I’m so excited about this post because these drinks are so darn good!!! Yesterday, I made some homemade ginger-ale (it couldn’t be easier! I’m telling you!) and I recreated a drink called Hibiscus Nectar that I got (multiple times, because it’s so good) in Hawaii on my honeymoon.
First, I’ll start with the Hibiscus Nectar. When I made it the first time, I put it on Pinterest and it was a big hit, but I had to write how to make it in the little tiny caption box, so I figured I’d get it up here so people can see the process. Personally, I’m a visual learner ;). This recipe makes enough for one, and keep in mind, this is how I like it, you might like more ginger, or more sweetener, or whatever. But this drink is heaven to me!
Hibiscus Ginger Nectar:
1 cup water over 1 hibiscus tea bag (or 2 teaspoons loose hibiscus petals)
2 tablespoons honey
1 1/2 teaspoons fresh ginger juice
2 1/2 teaspoons fresh lime juice
Rum (I don’t usually put it in, and it’s not in the original, but I added it yesterday and it was gooood ;))
I have a tea steeper cup from Teavana (they don’t have the one I have, but it’s a little something like this) I just drop the tea leaves in and fill it with boiling water.
Mix your honey into the tea until it’s completely incorporated. Once that’s done, set it aside and make your ginger juice. Because it’s just a little amount, I do it by hand, but if I needed to make a lot, I’d do it in a juicer. A lot of people don’t know how to work with ginger. It’s so easy! You don’t need to use a knife or a peeler to get the skin off. You just need a spoon. Yup, a spoon! It scrapes off like nothing!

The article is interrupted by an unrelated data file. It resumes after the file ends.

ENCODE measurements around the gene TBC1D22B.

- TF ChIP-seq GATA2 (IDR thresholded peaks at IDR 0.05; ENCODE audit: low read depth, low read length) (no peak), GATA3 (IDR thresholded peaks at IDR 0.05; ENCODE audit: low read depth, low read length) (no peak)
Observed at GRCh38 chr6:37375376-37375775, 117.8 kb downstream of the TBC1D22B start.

Then, I grated the ginger knobs into my nut milk bag, remember it from my almond milk post? This thing comes in handy, I tell ya!
Okay, now onto the ginger ale! I got the recipe from the food network.
Makes 2 liters
1 1/2 ounces finely grated fresh ginger
6 ounces sugar
7 1/2 cups filtered water
1/8 teaspoon active dry yeast
2 tablespoons freshly squeezed lemon juice
You want to cook it over medium heat, whisking it occasionally just until the sugar has melted. This is what it looked liked after a few minutes, so you can see by tilting the pot that the sugar has started to melt.
Once it’s melted, turn off your heat and let it steep for an hour. When it’s done steeping, pour it into a strainer and squeeze as much of the liquid out as you can. You can always save the candied ginger for…..mango ginger ice pops?? Anyone??? Yes please….
I doubled the recipe, so I put my ginger syrup along with the rest of the water and lemon juice in a gallon jug. This stuff goes fast, especially the first time that you make it and everyone’s super impressed and wants to try it!
Ahhhh, Hawaii…how I miss you!